05 Dec Will Legal Marijuana Produce More Addicts?
With marijuana now legal as a recreational substance in two states, experts and other interested parties wait to see what will happen. It will take time to find out if legal access will create more users, more accidents, more public health problems and more addicts. Critics of the move to legalize marijuana believe that greater access will churn up all kinds of problems, including a greater incidence of addiction. Proponents say the fears are overblown. The debate continues.
Is Marijuana Addictive?
Researchers have answered that question: yes, marijuana is addictive. The point of contention revolves around the question of just how addictive it is and who is at risk. Dependence risk has been shown to be lower for marijuana than for several other substances. Among those who smoke pot, 9 percent will eventually become addicted. For nicotine, that number is 32 percent, for heroin, 23 percent, for cocaine, 17 percent, and for alcohol, 15 percent. The proponents of legal marijuana always claim that marijuana is much less addictive than harder drugs, but 9 percent is significant.
Marijuana Addiction Is Slow to Develop
One of the reasons the addictive potential of marijuana has been long overlooked is that the process of becoming dependent is slow and steady compared to other drugs. For instance, someone using cocaine for the first time experiences a quick and intense high. As soon as the high wears off, the user is ready to go again. The intensity and rapidity of the high makes cocaine quickly addictive.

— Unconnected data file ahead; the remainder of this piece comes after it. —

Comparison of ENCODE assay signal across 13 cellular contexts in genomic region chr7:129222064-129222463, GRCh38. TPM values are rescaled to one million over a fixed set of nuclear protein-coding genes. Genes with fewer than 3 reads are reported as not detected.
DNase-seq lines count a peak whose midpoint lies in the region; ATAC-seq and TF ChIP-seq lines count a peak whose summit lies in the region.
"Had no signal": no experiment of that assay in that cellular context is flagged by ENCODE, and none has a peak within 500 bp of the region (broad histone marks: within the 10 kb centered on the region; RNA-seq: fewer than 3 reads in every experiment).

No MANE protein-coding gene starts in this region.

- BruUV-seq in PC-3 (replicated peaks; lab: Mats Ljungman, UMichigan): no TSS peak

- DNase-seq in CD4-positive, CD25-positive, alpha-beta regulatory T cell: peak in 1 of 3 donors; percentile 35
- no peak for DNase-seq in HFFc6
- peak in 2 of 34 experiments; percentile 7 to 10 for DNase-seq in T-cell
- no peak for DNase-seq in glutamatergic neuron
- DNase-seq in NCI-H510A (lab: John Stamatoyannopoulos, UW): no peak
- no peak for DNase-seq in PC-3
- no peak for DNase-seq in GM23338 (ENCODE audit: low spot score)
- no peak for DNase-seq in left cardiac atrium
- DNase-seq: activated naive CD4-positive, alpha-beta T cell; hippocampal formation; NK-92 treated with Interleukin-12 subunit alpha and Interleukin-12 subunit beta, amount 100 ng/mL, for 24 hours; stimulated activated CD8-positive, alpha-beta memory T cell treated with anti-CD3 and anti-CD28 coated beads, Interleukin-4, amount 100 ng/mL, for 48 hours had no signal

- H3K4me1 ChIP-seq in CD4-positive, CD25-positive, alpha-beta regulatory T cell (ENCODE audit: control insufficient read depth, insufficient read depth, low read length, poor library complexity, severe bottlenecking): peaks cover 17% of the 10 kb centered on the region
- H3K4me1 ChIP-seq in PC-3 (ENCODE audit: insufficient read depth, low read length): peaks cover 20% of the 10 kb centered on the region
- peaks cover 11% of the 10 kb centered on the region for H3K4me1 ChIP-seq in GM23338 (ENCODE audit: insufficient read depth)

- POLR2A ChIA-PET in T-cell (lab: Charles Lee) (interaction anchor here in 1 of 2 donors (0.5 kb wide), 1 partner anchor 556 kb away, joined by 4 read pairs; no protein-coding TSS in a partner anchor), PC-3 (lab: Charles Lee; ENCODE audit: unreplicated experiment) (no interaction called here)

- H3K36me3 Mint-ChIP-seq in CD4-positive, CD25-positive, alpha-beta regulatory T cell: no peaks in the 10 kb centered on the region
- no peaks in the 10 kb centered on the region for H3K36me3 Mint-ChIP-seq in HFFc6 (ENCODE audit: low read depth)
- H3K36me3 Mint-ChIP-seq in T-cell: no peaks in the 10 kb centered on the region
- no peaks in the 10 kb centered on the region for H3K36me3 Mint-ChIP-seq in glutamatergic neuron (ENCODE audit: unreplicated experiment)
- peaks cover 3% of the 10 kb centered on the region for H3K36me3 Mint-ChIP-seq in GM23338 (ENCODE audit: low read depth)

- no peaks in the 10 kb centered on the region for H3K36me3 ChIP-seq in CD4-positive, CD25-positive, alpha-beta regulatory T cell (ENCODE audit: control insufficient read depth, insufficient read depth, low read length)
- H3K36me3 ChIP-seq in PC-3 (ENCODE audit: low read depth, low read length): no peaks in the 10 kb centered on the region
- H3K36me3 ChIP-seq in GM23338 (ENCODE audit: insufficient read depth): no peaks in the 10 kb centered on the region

With marijuana, the high is a slow-burning, relaxing and prolonged experience. Becoming addicted to the high takes a longer period of time and regular use. Although marijuana targets the same pleasure centers in the brain as other drugs, it acts more slowly and is therefore less addictive. You are more likely to get hooked on smoking pot if you do it every day, for a long period of time.
Teens and Marijuana Addiction
A frightening statistic for parents is that teenagers have the greatest risk for becoming addicted to marijuana. If you start smoking pot after age 25, your odds of getting hooked are low. Becoming dependent on marijuana is much more likely if you start smoking as a teen. This should be worrisome for any parent, but particularly those in Colorado or Washington. Where pot is legal, it follows that it will be easier for teens to access.
A problem with researching the addictive nature of marijuana is that it has long been illegal. It has been far easier to study nicotine and alcohol. If it takes regular and frequent use to develop a marijuana habit, then the legal availability of the drug should result in greater rates of addiction. For example, in a state in which pot is illegal, a person may try it at a party but then not have access to more for a week or a month. In Colorado or Washington, if that person enjoyed the experience, he or she could go to the pot store the next day and the next. Greater availability should lead to more use and more dependence, but only time and research will tell us for sure.
For now, we all have an individual choice to make: to smoke pot or not to smoke pot. The risks may be lower than with other substances, but they are still there. Becoming an addict is a real possibility. The debate may continue, but certain facts will not change. Marijuana is an addictive substance of abuse.
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